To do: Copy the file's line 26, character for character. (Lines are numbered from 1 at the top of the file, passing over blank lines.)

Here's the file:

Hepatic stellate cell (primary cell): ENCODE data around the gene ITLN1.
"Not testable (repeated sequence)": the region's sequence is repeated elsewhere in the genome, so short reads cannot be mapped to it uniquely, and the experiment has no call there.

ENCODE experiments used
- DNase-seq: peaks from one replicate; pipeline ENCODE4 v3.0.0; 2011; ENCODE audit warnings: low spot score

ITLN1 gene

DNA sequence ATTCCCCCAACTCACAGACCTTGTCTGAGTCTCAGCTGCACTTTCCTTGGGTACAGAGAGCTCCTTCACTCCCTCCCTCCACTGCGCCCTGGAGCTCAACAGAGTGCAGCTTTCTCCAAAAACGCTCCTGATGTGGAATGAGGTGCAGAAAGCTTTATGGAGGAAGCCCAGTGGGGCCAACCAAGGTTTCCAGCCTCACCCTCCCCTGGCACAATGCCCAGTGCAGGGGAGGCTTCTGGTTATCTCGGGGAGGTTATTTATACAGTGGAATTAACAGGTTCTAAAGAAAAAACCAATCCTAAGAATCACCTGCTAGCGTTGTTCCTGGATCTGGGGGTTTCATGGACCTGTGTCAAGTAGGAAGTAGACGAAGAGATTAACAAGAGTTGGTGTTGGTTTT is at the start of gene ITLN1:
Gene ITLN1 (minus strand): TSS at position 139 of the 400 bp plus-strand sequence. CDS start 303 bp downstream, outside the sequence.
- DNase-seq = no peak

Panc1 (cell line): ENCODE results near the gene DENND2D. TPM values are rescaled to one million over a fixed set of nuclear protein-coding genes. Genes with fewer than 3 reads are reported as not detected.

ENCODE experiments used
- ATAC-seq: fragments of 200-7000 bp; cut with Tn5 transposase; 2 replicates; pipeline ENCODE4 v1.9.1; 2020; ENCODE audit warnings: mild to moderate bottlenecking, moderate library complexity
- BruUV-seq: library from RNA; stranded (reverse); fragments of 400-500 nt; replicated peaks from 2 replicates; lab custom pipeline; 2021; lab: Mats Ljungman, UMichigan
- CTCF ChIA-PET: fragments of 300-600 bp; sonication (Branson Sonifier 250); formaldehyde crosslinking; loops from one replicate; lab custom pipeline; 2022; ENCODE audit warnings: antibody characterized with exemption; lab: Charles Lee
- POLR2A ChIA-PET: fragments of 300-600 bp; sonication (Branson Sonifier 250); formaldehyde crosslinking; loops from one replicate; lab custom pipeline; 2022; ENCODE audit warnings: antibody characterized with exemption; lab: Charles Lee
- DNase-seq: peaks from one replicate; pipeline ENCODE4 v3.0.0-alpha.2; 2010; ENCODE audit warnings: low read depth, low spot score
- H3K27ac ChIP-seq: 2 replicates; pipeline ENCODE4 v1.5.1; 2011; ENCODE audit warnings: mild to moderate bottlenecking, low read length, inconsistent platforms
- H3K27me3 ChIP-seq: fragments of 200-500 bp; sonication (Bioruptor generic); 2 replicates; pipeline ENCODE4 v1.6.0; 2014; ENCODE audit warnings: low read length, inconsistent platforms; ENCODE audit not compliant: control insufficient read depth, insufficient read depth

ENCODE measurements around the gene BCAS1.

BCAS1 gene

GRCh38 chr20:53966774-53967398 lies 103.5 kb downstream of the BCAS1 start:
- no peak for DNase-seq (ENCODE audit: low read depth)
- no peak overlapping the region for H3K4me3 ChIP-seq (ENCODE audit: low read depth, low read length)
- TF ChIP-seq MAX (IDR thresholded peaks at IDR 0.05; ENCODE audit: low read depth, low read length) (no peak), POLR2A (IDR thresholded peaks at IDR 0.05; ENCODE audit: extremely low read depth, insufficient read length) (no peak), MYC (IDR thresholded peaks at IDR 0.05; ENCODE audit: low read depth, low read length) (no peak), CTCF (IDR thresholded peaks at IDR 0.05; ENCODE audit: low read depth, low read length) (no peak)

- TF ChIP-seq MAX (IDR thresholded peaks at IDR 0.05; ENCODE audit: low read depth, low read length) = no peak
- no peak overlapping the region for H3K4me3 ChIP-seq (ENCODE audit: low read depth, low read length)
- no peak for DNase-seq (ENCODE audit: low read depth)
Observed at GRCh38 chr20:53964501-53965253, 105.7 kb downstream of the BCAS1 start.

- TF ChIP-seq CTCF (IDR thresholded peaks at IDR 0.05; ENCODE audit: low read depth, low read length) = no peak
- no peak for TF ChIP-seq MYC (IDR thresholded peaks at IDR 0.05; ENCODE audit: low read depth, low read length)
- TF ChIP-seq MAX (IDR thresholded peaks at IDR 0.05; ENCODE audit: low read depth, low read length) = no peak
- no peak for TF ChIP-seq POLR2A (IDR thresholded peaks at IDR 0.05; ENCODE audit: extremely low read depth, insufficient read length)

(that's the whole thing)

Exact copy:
- no peak for DNase-seq (ENCODE audit: low read depth)